My fingers tightened around the bowl (what does it feel like?). It was supposed to be a gift for my hut-mate, to be presented when I announced his name in front of the whole village at the hearth ceremony in two weeks. I had hoped to carve a masterpiece that would win the affections of my chosen man—and prove I had the blessing of the Ancestors. Prove that, in spite of everything, I belonged in the village of Liermo.

But whichever man I picked would probably take one glance at my pathetic bowl and flee ten miles through the jungle, seeking refuge in the village of Cardua to avoid marrying me. (Haha! Though sad too…)  Because though I had been laboring over my bowl for weeks, trying to listen to the wood, to let it tell me where to chisel and scoop, the wood remained as silent as a dung beetle. I couldn’t even figure out the direction of the grain.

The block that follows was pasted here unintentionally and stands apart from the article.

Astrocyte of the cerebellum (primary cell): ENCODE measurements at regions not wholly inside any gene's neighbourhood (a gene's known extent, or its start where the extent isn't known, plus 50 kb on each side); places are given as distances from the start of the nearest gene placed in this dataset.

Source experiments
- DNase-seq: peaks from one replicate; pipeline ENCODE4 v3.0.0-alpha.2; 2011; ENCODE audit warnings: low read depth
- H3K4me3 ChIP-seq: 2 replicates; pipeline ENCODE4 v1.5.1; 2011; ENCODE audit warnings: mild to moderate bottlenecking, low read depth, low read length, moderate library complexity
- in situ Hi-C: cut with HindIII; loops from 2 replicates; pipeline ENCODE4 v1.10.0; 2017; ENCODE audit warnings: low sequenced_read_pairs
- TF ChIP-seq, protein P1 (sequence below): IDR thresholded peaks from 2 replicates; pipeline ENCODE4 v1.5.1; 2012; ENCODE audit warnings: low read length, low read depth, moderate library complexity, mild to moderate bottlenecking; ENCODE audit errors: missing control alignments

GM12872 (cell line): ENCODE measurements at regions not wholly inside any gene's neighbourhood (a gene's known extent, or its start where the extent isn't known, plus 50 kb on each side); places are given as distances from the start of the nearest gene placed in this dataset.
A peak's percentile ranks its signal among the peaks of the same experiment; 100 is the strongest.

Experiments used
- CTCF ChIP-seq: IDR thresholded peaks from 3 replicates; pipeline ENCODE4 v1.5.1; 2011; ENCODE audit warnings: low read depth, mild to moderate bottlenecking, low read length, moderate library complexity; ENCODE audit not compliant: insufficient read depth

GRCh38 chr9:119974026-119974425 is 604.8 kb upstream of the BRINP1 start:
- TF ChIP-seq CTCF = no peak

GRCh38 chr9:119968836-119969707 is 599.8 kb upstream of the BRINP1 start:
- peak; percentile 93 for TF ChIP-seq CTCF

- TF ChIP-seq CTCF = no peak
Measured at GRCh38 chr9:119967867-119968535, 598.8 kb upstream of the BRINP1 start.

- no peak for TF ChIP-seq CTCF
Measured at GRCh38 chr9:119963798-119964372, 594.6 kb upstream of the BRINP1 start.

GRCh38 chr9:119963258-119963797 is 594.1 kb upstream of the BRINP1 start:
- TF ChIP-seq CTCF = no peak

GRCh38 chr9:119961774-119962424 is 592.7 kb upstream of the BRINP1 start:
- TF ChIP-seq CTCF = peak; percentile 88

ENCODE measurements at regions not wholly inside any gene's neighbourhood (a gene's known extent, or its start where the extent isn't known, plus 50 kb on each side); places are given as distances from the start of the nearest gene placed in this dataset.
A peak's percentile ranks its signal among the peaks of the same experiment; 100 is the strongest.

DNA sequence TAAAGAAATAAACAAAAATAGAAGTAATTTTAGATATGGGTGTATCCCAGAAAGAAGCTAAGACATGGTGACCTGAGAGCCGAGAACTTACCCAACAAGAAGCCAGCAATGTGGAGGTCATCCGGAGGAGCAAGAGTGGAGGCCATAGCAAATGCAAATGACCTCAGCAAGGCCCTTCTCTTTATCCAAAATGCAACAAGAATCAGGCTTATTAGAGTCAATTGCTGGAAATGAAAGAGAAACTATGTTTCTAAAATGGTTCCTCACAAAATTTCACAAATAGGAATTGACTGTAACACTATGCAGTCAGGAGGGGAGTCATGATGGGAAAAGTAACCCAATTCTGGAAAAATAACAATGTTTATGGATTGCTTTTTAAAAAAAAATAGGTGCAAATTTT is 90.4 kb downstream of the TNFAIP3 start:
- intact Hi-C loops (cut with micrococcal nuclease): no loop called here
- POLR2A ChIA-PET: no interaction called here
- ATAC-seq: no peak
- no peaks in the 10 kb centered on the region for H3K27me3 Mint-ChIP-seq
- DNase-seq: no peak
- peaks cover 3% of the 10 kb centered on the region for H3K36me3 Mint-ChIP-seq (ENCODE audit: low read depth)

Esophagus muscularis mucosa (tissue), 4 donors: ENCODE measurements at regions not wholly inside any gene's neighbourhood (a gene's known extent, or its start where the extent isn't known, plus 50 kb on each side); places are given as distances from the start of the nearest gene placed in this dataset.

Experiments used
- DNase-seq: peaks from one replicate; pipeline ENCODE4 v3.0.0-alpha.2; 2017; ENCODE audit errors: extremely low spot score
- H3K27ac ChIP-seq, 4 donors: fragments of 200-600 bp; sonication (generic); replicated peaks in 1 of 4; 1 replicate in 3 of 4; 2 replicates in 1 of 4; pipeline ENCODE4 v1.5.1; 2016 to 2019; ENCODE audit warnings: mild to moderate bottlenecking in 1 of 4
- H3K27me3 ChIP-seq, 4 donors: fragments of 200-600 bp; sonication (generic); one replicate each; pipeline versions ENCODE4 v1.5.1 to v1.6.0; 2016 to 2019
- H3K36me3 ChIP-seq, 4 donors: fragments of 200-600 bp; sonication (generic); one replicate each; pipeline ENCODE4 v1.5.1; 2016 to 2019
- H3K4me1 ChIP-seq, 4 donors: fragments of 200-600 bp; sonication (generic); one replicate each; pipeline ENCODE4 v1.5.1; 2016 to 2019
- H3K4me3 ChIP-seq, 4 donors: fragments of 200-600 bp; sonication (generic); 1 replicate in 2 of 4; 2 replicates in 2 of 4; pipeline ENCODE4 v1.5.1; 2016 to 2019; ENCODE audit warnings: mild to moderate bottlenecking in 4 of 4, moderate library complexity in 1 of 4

And now only an hour remained before the thing had to be finished. So tossing it in the water wasn’t really an option. But maybe if I could just add the right details, no one would notice the bowl wasn’t exactly smooth.

Overall…I don’t have too much to say. I was drawn in. This character is likable, the scene is set. I’m ready to find out how this hut-mate choosing goes! Only thing…senses, we have sights, what of sounds, smells and touch?

Thanks so much for participating! I hope this helps spark ideas, if not, then ignore it.

Writers unite!